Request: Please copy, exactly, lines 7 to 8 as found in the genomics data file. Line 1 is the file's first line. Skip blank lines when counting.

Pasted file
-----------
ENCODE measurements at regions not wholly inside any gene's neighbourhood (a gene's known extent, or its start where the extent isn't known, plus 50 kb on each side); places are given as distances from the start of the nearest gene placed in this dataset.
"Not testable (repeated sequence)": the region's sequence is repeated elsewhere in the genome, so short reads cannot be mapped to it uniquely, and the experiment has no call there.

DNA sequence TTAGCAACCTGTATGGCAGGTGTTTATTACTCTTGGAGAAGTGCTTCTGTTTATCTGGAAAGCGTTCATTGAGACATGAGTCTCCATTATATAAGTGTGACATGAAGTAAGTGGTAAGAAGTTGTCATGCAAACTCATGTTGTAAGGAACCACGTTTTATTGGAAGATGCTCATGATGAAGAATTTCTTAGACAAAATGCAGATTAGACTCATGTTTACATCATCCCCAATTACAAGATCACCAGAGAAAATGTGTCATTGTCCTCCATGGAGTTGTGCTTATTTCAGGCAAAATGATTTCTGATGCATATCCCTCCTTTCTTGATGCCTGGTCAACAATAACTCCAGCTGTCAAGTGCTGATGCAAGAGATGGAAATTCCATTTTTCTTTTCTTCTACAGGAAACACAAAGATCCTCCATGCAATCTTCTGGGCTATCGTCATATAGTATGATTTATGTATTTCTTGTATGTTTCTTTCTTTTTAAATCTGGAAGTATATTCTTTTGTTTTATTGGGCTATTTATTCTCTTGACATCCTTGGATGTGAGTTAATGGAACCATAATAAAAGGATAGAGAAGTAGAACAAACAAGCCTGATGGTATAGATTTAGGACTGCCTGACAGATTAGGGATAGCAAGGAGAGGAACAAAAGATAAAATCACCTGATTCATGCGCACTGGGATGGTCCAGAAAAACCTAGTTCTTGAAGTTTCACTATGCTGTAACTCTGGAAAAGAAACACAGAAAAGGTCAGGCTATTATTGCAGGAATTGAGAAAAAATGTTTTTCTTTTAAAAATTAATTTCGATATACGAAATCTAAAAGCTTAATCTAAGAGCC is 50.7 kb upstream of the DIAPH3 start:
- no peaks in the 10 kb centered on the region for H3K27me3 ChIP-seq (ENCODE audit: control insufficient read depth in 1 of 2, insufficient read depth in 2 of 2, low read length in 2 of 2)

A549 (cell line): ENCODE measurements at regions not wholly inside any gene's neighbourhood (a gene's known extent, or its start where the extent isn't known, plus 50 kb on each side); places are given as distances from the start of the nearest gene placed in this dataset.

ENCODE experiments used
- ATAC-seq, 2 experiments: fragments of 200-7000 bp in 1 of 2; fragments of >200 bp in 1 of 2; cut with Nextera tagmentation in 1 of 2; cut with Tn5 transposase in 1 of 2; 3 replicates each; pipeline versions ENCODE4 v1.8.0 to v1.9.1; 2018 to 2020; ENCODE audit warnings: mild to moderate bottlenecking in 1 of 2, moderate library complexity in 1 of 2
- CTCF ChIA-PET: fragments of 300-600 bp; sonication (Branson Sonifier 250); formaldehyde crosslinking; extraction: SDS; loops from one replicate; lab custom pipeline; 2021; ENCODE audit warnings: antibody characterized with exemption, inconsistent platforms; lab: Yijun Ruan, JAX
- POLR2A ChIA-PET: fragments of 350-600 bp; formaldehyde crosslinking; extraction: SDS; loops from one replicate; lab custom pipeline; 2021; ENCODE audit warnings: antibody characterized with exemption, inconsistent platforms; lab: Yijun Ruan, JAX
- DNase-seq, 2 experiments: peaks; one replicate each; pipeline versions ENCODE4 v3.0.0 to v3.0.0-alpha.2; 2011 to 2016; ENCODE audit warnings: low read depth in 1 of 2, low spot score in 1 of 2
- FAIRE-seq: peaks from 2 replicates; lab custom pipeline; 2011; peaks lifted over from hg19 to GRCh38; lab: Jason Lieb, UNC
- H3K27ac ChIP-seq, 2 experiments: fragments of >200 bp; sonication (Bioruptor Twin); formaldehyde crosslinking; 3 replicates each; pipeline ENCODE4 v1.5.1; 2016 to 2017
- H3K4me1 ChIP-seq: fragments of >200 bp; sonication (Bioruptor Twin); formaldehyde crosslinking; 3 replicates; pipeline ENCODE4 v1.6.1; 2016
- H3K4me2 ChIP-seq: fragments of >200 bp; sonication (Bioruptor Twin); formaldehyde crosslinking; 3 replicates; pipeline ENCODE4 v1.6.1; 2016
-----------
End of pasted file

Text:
- ATAC-seq, 2 experiments: fragments of 200-7000 bp in 1 of 2; fragments of >200 bp in 1 of 2; cut with Nextera tagmentation in 1 of 2; cut with Tn5 transposase in 1 of 2; 3 replicates each; pipeline versions ENCODE4 v1.8.0 to v1.9.1; 2018 to 2020; ENCODE audit warnings: mild to moderate bottlenecking in 1 of 2, moderate library complexity in 1 of 2
- CTCF ChIA-PET: fragments of 300-600 bp; sonication (Branson Sonifier 250); formaldehyde crosslinking; extraction: SDS; loops from one replicate; lab custom pipeline; 2021; ENCODE audit warnings: antibody characterized with exemption, inconsistent platforms; lab: Yijun Ruan, JAX